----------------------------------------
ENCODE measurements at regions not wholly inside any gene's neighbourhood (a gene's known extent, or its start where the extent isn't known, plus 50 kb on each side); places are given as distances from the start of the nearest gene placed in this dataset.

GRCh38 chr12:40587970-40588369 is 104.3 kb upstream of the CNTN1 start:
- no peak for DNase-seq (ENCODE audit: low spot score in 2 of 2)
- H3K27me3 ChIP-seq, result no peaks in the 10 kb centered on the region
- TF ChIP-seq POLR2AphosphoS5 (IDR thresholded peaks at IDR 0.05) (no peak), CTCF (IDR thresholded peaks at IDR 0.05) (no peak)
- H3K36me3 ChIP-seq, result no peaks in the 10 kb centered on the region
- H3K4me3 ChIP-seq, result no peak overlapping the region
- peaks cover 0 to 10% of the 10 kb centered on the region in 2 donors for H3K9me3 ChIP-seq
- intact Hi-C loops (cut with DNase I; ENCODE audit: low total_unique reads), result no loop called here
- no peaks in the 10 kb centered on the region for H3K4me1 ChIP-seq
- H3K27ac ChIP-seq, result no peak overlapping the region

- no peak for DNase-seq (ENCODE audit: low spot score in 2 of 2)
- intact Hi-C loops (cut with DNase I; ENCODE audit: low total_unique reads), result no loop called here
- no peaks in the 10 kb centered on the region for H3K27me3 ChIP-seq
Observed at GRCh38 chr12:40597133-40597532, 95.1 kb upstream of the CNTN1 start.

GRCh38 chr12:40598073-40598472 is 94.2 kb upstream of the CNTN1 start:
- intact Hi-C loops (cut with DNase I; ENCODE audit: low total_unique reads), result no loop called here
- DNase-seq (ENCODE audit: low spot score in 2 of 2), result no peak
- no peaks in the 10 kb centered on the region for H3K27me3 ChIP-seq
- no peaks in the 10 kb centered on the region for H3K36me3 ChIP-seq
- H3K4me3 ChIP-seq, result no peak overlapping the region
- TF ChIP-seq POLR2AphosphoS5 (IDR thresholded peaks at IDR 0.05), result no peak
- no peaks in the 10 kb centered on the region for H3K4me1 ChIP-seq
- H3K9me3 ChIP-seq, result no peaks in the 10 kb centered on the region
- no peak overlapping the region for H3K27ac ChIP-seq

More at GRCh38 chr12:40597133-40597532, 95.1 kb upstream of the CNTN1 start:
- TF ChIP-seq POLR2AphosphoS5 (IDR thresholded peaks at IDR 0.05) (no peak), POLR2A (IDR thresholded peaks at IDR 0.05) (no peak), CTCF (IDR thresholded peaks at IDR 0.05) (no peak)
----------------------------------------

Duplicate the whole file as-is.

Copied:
ENCODE measurements at regions not wholly inside any gene's neighbourhood (a gene's known extent, or its start where the extent isn't known, plus 50 kb on each side); places are given as distances from the start of the nearest gene placed in this dataset.

GRCh38 chr12:40587970-40588369 is 104.3 kb upstream of the CNTN1 start:
- no peak for DNase-seq (ENCODE audit: low spot score in 2 of 2)
- H3K27me3 ChIP-seq, result no peaks in the 10 kb centered on the region
- TF ChIP-seq POLR2AphosphoS5 (IDR thresholded peaks at IDR 0.05) (no peak), CTCF (IDR thresholded peaks at IDR 0.05) (no peak)
- H3K36me3 ChIP-seq, result no peaks in the 10 kb centered on the region
- H3K4me3 ChIP-seq, result no peak overlapping the region
- peaks cover 0 to 10% of the 10 kb centered on the region in 2 donors for H3K9me3 ChIP-seq
- intact Hi-C loops (cut with DNase I; ENCODE audit: low total_unique reads), result no loop called here
- no peaks in the 10 kb centered on the region for H3K4me1 ChIP-seq
- H3K27ac ChIP-seq, result no peak overlapping the region

- no peak for DNase-seq (ENCODE audit: low spot score in 2 of 2)
- intact Hi-C loops (cut with DNase I; ENCODE audit: low total_unique reads), result no loop called here
- no peaks in the 10 kb centered on the region for H3K27me3 ChIP-seq
Observed at GRCh38 chr12:40597133-40597532, 95.1 kb upstream of the CNTN1 start.

GRCh38 chr12:40598073-40598472 is 94.2 kb upstream of the CNTN1 start:
- intact Hi-C loops (cut with DNase I; ENCODE audit: low total_unique reads), result no loop called here
- DNase-seq (ENCODE audit: low spot score in 2 of 2), result no peak
- no peaks in the 10 kb centered on the region for H3K27me3 ChIP-seq
- no peaks in the 10 kb centered on the region for H3K36me3 ChIP-seq
- H3K4me3 ChIP-seq, result no peak overlapping the region
- TF ChIP-seq POLR2AphosphoS5 (IDR thresholded peaks at IDR 0.05), result no peak
- no peaks in the 10 kb centered on the region for H3K4me1 ChIP-seq
- H3K9me3 ChIP-seq, result no peaks in the 10 kb centered on the region
- no peak overlapping the region for H3K27ac ChIP-seq

More at GRCh38 chr12:40597133-40597532, 95.1 kb upstream of the CNTN1 start:
- TF ChIP-seq POLR2AphosphoS5 (IDR thresholded peaks at IDR 0.05) (no peak), POLR2A (IDR thresholded peaks at IDR 0.05) (no peak), CTCF (IDR thresholded peaks at IDR 0.05) (no peak)